I grew up knowing the word Boskona which is coined from the yoruba word “Bosi”( get in) and the English word” “Corner”, means second hand clothes sold by Igbo traders in heaps scattered on the ground. I had a boskona pullover which my grandmother got for me when I was 9. I still remember just like yesterday, when I wore it and I was strutting round the house, my uncle saw me and remarked only okrika could look that good. I was pained he thought of my beautiful pullover as cheap but I went on strutting anyway. I complained to my grandmother and she shrugged as she said ‘when she I was working in Lagos, wives of ministers, honourables would park their car somewhere and sit inside stalls with traders of used clothes bargaining prices while huge sacks are carried into the boots of their cars after every successful bargain.’

Since I had nothing to do with boskona again until I was at the post office in Ilorin 5 years ago, it was on a Sunday, we were coming back from an Uncle’s house and there were piles upon piles of used clothes scattered everywhere, I held my cousin’s hand tightly as I kept staring and didn’t pay attention to where I was going. The clothes were nice but would I go and get them for myself? No. God forbid me buying used clothes, as if my mother could not afford a new one if I wanted it. I can’t imagine a friend seeing me there so I board a cab with my cousin and that was the end.

I started to think of the Sunday Sunday market and wished I had money to buy some of the pieces for myself, when the money came. I wish I had something to hide my face so no one would see me buying stuff there, I can’t imagine people thinking I wear used clothes.

That was how I let what I couldn’t buy but wish to buy haunt me. But I know I am not alone, how many of us suffer from the same stupid pride I suffered from?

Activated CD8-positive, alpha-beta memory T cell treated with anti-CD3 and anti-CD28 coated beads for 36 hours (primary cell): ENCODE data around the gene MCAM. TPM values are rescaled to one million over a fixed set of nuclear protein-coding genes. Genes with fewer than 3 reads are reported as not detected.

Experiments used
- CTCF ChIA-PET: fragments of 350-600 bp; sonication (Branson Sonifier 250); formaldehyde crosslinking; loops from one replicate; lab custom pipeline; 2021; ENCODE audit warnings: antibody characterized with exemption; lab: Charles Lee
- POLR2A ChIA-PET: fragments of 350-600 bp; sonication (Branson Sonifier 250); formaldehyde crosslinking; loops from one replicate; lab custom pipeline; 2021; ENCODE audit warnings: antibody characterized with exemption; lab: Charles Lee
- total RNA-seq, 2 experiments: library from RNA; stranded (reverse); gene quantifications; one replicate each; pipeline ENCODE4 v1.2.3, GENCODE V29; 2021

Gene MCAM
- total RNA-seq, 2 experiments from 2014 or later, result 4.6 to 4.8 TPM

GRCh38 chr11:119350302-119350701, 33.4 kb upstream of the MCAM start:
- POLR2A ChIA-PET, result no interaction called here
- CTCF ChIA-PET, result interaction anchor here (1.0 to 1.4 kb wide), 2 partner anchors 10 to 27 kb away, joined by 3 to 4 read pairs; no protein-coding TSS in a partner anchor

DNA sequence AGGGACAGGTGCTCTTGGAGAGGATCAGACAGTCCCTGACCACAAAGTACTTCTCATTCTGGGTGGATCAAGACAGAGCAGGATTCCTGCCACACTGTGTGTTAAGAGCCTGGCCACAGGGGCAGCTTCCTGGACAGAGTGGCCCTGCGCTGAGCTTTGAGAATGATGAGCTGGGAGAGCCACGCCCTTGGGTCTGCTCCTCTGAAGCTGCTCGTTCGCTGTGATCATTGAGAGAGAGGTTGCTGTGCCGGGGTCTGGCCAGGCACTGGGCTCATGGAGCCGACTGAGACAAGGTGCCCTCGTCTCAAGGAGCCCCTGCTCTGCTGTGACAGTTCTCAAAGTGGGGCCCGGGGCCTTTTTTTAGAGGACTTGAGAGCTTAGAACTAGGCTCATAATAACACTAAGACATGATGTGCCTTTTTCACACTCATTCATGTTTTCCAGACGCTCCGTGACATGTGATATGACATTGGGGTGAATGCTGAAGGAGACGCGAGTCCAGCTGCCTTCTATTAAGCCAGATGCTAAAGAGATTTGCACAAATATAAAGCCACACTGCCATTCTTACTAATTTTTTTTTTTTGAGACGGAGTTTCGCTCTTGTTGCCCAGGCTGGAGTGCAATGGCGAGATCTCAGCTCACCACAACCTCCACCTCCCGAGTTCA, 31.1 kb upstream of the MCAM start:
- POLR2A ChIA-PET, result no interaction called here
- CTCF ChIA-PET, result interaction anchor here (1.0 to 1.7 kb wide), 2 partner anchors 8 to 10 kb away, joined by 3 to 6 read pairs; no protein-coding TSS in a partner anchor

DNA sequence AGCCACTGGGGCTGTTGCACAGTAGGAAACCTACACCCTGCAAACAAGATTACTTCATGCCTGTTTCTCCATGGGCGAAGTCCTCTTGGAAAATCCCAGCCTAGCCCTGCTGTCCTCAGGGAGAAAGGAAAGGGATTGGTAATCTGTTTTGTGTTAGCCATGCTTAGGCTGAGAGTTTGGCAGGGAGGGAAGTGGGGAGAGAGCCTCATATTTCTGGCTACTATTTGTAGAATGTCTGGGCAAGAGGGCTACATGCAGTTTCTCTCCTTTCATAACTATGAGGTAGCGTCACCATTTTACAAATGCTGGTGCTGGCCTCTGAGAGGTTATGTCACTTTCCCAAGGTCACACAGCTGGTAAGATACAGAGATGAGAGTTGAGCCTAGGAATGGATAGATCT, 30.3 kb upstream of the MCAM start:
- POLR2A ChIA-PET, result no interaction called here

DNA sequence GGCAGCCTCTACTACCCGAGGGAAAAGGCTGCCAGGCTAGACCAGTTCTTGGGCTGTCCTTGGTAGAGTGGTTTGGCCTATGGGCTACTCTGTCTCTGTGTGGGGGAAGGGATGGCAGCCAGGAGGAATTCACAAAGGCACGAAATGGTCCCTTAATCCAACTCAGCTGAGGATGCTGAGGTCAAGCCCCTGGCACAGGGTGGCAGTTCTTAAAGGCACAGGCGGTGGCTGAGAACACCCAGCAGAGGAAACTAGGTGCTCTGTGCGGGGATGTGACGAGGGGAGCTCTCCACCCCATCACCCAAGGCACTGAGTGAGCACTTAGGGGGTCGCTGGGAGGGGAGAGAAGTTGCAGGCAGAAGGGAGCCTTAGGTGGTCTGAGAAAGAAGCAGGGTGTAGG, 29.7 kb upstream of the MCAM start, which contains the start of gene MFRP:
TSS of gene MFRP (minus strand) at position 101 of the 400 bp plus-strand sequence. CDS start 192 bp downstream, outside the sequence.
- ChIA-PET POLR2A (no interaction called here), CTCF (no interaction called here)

It may shock you but major fashion bloggers thrift! Some fashion bloggers I follow talk about thrift items and when they are wearing them. A quick search on Google and I realized they all meant boskona. I was Hella Shook!

New items get paired with thrift items that are way cheaper but you can never know if you don’t get told. My interview with Dimplekhadi was an eye opener, she always look elegant in her outfits and she mentioned how she got some of her clothes from thrift stores. I discovered there are stores that sell not only used clothes but used items outside the country too but they call it the ‘fancy’ name… Thrift

The word thrift became a saviour, you need not lie to your friends about where you get your clothes from when you can proudly say ‘I got it from a thrift store.’

Few girls I have complimented for their great fashion sense would tell me in conspiratory tone that it is boskona and I would nod in pleasure that I was let into a secret. I mean who would admit they spent less than a thousand naira on all they are wearing when it makes them look like a model out of vogue magazine?

I think thrift items became more popular with the vintage shirt trend, majority bought it without knowing they are wearing second hand clothes, majority who might have thought low of it.

But the thing is no matter how low some of us think of these items, they are here to stay and with these recession hassle? The business is booming. It is high time we stopped hiding under the hypocrisy umbrella to laugh at those who wear these items when we skulk off to buy it at the end of the day, it would make them more confident to let you into their “secret” if you don’t shame them.

As an advocate of “do as you preach” I encourage you to buy second hand clothes if you want to. It is your money not theirs. I bet you’d look better than those who spend thousands on clothes that make them look like something out of a poorly costumed play.

I have some lovely pieces I can’t wait to wear already!!!


  1. AvatarTunesky

    That’s nigerians mentality, we believe thrift stores are meant for poor people… Okirika clothes have grades
    And sometimes more expensive than new clothes.
    I have priced an okirika shoe like that and it was 25k and to be sincere with ourselves the shoe worths it. so lets forget about societal view and go for what suits us.


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